Players may be tackled but not struck by a one handed slash of the stick; exceptions are two handed jabs and strikes. Jersey-pulling, wrestling, pushing and tripping are all forbidden. There are several forms of acceptable tackling, the most popular being:

  • the block, where one player attempts to smother an opposing player’s strike by trapping the ball between his hurley and the opponent’s swinging hurl;
  • the hook, where a player approaches another player from a rear angle and attempts to catch the opponent’s hurley with his own at the top of the swing; and
  • the side pull, where two players running together for the sliotar will collide at the shoulders and swing together to win the tackle and “pull” (name given to swing the hurley) with extreme force.

Restarting play

  • The match begins with the referee throwing the sliotar in between the four midfielders on the halfway line.
  • After an attacker has scored or put the ball wide of the goals, the goalkeeper may take a puckout from the hand at the edge of the small square. All players must be beyond the 20 m line.
  • After a defender has put the ball wide of the goals, an attacker may take a “65” from the 65 m line level with where the ball went wide. It must be taken by lifting and striking. However, the ball must not be taken into the hand but struck whilst the ball is lifted.
  • After a player has put the ball over the sideline, the other team may take a sideline cut at the point where the ball left the pitch. It must be taken from the ground.
  • After a player has committed a foul, the other team may take a free at the point where the foul was committed. It must be taken by lifting and striking in the same style as the “65″.
  • After a defender has committed a foul inside the Square (large rectangle), the other team may take a penalty from the ground from the centre of the 20 m line. Only the goalkeeper and two defenders may guard the goals. It must be taken by lifting and striking.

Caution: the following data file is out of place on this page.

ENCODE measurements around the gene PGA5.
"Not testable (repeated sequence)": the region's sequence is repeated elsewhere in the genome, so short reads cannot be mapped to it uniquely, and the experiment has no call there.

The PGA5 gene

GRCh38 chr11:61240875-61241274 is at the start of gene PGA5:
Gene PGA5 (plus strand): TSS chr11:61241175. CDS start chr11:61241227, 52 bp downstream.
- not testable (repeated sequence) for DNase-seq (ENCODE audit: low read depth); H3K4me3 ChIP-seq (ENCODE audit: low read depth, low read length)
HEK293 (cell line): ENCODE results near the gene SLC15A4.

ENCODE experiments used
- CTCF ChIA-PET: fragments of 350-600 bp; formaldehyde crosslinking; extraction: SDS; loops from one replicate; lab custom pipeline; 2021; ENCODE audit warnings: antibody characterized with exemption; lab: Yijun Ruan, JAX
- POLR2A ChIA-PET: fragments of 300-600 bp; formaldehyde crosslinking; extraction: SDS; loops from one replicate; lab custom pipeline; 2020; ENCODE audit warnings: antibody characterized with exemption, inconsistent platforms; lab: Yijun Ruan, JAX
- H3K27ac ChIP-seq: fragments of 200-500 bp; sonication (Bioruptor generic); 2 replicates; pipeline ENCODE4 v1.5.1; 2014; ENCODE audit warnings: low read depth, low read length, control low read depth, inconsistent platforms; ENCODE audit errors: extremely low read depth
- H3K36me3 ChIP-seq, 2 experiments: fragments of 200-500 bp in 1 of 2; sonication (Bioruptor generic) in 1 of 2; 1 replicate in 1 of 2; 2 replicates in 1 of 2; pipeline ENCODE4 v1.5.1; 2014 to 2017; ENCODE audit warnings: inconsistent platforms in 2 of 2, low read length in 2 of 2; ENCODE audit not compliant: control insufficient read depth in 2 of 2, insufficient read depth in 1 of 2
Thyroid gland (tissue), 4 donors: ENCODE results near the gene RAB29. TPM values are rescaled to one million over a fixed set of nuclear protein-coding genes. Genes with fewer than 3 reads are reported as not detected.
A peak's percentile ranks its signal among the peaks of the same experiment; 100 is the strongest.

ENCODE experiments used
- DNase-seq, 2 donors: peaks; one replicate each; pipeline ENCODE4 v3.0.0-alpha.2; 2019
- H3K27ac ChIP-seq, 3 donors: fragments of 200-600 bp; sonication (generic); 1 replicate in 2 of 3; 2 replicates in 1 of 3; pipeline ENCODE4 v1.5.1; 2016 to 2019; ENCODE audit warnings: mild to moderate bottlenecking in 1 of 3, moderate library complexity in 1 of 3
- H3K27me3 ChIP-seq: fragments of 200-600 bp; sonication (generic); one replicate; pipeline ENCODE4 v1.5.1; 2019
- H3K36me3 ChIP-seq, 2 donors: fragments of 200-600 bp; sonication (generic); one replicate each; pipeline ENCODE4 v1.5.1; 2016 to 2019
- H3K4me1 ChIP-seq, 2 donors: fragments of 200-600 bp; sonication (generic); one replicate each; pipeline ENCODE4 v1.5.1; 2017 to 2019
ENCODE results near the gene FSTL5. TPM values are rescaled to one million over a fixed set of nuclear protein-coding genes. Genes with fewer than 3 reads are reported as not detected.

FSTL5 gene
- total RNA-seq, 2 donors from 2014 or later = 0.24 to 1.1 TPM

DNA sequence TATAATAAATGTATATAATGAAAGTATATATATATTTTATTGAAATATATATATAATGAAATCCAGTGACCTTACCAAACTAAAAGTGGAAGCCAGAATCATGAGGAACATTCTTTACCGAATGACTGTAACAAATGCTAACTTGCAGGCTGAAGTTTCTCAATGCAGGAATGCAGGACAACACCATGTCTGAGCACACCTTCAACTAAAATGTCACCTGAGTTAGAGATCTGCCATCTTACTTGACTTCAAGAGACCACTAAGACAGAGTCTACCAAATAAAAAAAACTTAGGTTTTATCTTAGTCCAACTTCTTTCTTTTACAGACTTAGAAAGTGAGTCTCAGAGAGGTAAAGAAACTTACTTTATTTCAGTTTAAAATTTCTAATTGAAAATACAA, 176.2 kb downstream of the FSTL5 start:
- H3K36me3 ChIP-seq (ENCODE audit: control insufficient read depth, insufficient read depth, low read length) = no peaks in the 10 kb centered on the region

• If many players are struggling for the ball and no side is able to capitalize or gain control of the sliotar the referee may choose to throw the ball in between two opposing players.

This is also known as a Clash.

Officials

A hurling match is watched over by eight officials:

  • The referee
  • Two linesmen
  • Sideline Official/Standby Linesman (inter-county games only)
  • Four umpires (two at each end)

The referee is responsible for starting and stopping play, recording the score, awarding frees and issuing penalty cards to players after offences.

Linesmen are responsible for indicating the direction of line balls to the referee and also for conferring with the referee. The fourth official is responsible for overseeing substitutions, and also indicating the amount of stoppage time (signalled to him by the referee) and the players substituted using an electronic board. The umpires are responsible for judging the scoring. They indicate to the referee whether a shot was: wide (spread both arms), a 65 m puck (raise one arm), a point (wave white flag), or a goal (wave green flag).

Contrary to popular belief within the association, all officials are not obliged to indicate “any misdemeanours” to the referee, but are in fact only permitted to inform the referee of violent conduct they have witnessed which has occurred without the referees knowledge. A linesman/umpire is not permitted to inform the referee of technical fouls such as a “Third time in the hand”, where a player catches the ball for a third time in succession after soloing or an illegal pick up of the ball. Such decisions can only be made at the discretion of the referee.

Helmets

From 1 January 2010 the wearing of helmets with faceguards became compulsory for hurlers at all levels. This saw senior players follow the regulations already introduced in 2009 at minor and under 21 grades. The GAA hope to significantly reduce the number of injuries by introducing the compulsory wearing of helmets with full faceguards, both in training and matches. Hurlers of all ages, including those at nursery clubs when holding a hurley in their hand, must wear a helmet and faceguard at all times. Match officials will be obliged to stop play if any player at any level appears on the field of play without the necessary standard of equipment.

The rules of Hurling are available in PDF format at the GAA website.

This article uses material from the Wikipedia article Hurling, which is released under the Creative Commons Attribution-Share-Alike License 3.